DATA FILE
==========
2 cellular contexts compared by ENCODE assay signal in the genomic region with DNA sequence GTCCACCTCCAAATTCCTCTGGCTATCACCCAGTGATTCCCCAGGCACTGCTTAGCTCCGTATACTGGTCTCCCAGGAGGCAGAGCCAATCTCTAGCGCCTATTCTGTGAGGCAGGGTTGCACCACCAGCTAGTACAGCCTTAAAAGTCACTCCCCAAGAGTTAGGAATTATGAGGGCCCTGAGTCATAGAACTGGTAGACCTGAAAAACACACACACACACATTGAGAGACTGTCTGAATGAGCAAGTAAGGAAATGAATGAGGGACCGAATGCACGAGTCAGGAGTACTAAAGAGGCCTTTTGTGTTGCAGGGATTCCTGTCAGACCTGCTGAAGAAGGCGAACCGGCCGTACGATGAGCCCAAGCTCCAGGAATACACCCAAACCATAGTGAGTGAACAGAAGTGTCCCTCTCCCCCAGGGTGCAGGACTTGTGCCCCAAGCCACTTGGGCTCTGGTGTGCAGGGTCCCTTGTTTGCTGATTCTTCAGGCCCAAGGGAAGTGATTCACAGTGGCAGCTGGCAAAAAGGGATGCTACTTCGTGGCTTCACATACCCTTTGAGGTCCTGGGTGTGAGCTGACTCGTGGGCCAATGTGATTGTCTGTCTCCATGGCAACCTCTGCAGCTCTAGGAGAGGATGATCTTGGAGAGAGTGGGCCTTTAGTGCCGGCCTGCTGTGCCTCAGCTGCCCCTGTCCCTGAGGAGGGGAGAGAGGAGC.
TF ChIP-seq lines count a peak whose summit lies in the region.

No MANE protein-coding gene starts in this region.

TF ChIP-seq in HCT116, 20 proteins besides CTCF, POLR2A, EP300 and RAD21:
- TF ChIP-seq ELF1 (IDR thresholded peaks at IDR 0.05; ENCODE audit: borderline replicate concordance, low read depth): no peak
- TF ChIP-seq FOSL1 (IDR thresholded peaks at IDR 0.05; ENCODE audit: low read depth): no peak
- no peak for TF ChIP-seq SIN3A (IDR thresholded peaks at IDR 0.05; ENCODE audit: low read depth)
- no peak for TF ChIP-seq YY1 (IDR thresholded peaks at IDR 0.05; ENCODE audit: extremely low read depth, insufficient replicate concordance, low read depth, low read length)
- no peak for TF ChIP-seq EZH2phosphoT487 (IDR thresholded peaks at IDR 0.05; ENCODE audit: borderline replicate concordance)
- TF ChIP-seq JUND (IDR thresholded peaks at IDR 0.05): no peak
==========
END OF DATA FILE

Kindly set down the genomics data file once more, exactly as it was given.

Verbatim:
2 cellular contexts compared by ENCODE assay signal in the genomic region with DNA sequence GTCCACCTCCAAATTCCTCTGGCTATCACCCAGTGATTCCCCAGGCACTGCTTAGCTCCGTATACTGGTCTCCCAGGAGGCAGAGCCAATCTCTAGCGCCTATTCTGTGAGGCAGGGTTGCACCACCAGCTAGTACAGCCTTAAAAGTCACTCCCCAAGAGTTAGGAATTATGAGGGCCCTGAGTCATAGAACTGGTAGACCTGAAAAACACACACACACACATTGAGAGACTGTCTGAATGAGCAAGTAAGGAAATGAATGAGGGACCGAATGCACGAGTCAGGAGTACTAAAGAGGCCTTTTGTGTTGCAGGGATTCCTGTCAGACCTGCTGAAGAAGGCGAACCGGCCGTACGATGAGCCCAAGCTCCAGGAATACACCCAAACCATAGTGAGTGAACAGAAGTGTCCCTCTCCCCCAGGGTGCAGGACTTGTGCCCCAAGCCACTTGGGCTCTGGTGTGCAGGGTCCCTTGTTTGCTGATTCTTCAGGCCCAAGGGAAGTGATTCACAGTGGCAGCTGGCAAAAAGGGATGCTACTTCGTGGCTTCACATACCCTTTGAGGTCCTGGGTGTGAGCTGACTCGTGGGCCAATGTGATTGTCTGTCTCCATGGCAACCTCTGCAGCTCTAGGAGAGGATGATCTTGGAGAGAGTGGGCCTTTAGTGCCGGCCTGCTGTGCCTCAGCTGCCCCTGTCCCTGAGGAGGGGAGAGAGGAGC.
TF ChIP-seq lines count a peak whose summit lies in the region.

No MANE protein-coding gene starts in this region.

TF ChIP-seq in HCT116, 20 proteins besides CTCF, POLR2A, EP300 and RAD21:
- TF ChIP-seq ELF1 (IDR thresholded peaks at IDR 0.05; ENCODE audit: borderline replicate concordance, low read depth): no peak
- TF ChIP-seq FOSL1 (IDR thresholded peaks at IDR 0.05; ENCODE audit: low read depth): no peak
- no peak for TF ChIP-seq SIN3A (IDR thresholded peaks at IDR 0.05; ENCODE audit: low read depth)
- no peak for TF ChIP-seq YY1 (IDR thresholded peaks at IDR 0.05; ENCODE audit: extremely low read depth, insufficient replicate concordance, low read depth, low read length)
- no peak for TF ChIP-seq EZH2phosphoT487 (IDR thresholded peaks at IDR 0.05; ENCODE audit: borderline replicate concordance)
- TF ChIP-seq JUND (IDR thresholded peaks at IDR 0.05): no peak